The Myth of the Photon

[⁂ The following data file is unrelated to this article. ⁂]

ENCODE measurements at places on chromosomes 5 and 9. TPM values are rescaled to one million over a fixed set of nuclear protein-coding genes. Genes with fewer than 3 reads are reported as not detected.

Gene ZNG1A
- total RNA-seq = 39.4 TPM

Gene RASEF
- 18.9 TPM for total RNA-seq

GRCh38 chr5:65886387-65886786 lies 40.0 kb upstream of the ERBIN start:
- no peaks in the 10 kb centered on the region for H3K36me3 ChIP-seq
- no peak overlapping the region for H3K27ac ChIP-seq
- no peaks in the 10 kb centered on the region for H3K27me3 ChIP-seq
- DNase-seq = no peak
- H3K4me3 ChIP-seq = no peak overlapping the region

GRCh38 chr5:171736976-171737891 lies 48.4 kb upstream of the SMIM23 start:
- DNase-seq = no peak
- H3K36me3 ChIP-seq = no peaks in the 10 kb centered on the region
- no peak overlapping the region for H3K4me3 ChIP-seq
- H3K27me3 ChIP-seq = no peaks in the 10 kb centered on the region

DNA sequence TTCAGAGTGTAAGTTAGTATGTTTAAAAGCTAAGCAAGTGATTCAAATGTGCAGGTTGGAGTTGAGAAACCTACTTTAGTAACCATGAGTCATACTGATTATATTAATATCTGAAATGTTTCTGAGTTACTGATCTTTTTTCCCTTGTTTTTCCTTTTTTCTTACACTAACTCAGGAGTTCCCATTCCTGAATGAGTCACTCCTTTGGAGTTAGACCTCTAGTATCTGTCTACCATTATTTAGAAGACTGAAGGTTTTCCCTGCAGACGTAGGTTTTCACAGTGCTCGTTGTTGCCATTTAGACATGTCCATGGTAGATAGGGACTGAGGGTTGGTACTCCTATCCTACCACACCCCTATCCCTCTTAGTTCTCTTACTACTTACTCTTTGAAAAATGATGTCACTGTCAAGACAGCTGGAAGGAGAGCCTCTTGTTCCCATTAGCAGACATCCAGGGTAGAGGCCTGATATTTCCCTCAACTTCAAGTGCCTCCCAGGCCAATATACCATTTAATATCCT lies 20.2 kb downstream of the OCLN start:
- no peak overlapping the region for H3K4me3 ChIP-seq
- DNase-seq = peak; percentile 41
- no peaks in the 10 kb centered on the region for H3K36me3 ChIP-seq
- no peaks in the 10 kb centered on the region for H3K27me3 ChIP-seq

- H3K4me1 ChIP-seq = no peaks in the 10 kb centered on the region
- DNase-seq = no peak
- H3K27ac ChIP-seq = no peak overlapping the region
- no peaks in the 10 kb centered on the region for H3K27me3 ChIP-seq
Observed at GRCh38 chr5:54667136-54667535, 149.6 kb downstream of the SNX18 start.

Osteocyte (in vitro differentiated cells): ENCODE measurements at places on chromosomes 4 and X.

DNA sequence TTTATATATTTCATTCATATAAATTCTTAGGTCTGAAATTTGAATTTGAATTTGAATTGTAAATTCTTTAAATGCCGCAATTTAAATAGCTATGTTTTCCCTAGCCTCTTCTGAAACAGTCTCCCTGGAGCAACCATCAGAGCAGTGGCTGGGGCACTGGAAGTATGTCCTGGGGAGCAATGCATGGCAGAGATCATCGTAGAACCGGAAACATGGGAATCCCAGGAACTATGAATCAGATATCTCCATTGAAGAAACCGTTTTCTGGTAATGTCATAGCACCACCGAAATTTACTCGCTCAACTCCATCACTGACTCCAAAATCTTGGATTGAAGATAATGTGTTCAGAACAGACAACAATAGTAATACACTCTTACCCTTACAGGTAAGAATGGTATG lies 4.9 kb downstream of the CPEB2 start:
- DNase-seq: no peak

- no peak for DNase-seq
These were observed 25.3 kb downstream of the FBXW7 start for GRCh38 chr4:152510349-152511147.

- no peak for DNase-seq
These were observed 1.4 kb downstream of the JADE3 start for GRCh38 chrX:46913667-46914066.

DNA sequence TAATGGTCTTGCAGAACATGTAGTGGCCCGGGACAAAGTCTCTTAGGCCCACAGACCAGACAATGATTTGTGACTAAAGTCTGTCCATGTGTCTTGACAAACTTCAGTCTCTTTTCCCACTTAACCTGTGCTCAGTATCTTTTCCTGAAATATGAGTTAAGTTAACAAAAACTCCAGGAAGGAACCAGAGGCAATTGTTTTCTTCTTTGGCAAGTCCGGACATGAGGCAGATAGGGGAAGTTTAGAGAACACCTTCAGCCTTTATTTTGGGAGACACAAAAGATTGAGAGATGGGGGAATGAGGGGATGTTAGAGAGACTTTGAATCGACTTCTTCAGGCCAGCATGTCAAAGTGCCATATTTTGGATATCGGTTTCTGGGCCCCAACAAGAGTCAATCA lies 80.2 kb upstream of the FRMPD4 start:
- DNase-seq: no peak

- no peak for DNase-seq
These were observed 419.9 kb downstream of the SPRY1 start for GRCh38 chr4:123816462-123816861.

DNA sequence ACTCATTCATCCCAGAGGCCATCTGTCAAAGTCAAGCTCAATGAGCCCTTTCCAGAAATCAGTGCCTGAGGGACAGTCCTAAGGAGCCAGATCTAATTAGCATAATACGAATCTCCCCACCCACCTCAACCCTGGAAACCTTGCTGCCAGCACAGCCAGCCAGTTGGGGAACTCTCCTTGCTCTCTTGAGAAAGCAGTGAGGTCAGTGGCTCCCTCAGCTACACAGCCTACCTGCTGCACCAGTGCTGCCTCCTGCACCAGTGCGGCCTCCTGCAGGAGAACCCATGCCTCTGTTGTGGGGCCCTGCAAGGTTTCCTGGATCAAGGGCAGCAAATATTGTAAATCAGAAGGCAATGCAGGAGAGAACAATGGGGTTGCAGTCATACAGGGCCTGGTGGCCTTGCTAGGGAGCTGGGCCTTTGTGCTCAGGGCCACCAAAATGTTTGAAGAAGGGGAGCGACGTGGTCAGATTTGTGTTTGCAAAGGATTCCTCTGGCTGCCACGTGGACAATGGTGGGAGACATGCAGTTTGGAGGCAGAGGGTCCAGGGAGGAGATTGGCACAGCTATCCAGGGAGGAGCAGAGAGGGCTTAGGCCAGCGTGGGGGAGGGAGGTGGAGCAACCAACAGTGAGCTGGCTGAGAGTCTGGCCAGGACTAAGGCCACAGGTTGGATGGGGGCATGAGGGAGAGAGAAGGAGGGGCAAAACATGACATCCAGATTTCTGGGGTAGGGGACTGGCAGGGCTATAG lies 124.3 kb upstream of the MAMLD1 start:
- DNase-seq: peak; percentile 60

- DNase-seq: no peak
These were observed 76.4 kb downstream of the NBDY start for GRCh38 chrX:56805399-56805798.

We have shown that all \"single-photon\" and \"photon-pair\" states, produced in atomic transitions, and in parametric down conversion by nonlinear optical crystals, may be represented by positive Wigner densities of the relevant sets of mode amplitudes. The light fields of all such states are represented as a real probability ensemble (not a pseudoensemble) of solutions of the unquantized Maxwell equation. The local realist analysis of light-detection events in spatially separated detectors requires a theory of detection which goes beyond the currently fashionable single-mode photon theory. It also requires us to recognize that there is a payoff between detector efficiency and signal-noise discrimination. Using such a theory, we have demonstrated that all experimental data, both in atomic cascades and in parametric down conversions, have a consistent local realist explanation based on the unquantized Maxwell field. Finally we discuss current attempts to demonstrate Schroedinger-cat-like behaviour of microwave cavities interacting with Rydberg atoms. Here also we demonstrate that there is no experimental evidence which cannot be described by the unquantized Maxwell field. We conclude that misuse of the Photon Concept has resulted in a mistaken recognition of \"nonlocal\" phenomena.